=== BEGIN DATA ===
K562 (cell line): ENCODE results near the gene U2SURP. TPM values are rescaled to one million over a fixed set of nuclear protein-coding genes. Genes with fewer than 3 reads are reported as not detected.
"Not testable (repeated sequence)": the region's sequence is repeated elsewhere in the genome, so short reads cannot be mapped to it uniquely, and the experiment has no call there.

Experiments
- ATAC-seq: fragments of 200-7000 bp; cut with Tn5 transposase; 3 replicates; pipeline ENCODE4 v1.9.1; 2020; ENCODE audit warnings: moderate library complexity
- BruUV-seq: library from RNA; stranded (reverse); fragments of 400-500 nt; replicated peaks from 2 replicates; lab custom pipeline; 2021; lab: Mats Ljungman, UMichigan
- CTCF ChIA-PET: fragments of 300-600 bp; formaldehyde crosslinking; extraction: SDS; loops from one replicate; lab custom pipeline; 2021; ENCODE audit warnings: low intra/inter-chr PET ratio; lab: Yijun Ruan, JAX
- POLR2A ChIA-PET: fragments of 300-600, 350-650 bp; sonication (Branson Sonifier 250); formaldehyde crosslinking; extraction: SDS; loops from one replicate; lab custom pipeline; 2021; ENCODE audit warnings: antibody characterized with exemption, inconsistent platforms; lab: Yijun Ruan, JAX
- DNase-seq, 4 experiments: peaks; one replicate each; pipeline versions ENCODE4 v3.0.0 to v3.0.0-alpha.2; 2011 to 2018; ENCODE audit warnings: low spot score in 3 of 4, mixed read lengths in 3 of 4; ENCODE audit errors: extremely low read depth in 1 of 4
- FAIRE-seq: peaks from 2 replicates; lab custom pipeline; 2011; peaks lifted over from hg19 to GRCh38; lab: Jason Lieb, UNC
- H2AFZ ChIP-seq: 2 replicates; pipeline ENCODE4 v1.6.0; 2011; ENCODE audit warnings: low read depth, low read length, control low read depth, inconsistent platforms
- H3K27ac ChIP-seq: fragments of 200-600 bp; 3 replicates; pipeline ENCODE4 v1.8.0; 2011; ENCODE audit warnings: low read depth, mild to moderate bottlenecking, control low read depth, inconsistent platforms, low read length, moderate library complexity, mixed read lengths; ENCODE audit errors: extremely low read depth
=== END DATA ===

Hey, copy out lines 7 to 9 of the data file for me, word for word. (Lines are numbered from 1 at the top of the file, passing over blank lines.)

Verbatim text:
- POLR2A ChIA-PET: fragments of 300-600, 350-650 bp; sonication (Branson Sonifier 250); formaldehyde crosslinking; extraction: SDS; loops from one replicate; lab custom pipeline; 2021; ENCODE audit warnings: antibody characterized with exemption, inconsistent platforms; lab: Yijun Ruan, JAX
- DNase-seq, 4 experiments: peaks; one replicate each; pipeline versions ENCODE4 v3.0.0 to v3.0.0-alpha.2; 2011 to 2018; ENCODE audit warnings: low spot score in 3 of 4, mixed read lengths in 3 of 4; ENCODE audit errors: extremely low read depth in 1 of 4
- FAIRE-seq: peaks from 2 replicates; lab custom pipeline; 2011; peaks lifted over from hg19 to GRCh38; lab: Jason Lieb, UNC